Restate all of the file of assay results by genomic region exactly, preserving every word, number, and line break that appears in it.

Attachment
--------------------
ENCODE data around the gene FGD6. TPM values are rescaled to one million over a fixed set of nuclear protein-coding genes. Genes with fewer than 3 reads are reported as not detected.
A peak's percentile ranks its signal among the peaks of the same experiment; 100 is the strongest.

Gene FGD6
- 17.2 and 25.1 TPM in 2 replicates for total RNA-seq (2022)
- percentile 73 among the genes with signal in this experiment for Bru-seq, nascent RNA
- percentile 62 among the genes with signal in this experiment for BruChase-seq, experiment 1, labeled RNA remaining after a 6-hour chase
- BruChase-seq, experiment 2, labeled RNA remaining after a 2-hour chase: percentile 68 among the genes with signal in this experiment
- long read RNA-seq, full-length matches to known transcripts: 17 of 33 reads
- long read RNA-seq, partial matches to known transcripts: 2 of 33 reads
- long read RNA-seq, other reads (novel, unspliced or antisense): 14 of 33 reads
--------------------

ENCODE data around the gene FGD6. TPM values are rescaled to one million over a fixed set of nuclear protein-coding genes. Genes with fewer than 3 reads are reported as not detected.
A peak's percentile ranks its signal among the peaks of the same experiment; 100 is the strongest.

Gene FGD6
- 17.2 and 25.1 TPM in 2 replicates for total RNA-seq (2022)
- percentile 73 among the genes with signal in this experiment for Bru-seq, nascent RNA
- percentile 62 among the genes with signal in this experiment for BruChase-seq, experiment 1, labeled RNA remaining after a 6-hour chase
- BruChase-seq, experiment 2, labeled RNA remaining after a 2-hour chase: percentile 68 among the genes with signal in this experiment
- long read RNA-seq, full-length matches to known transcripts: 17 of 33 reads
- long read RNA-seq, partial matches to known transcripts: 2 of 33 reads
- long read RNA-seq, other reads (novel, unspliced or antisense): 14 of 33 reads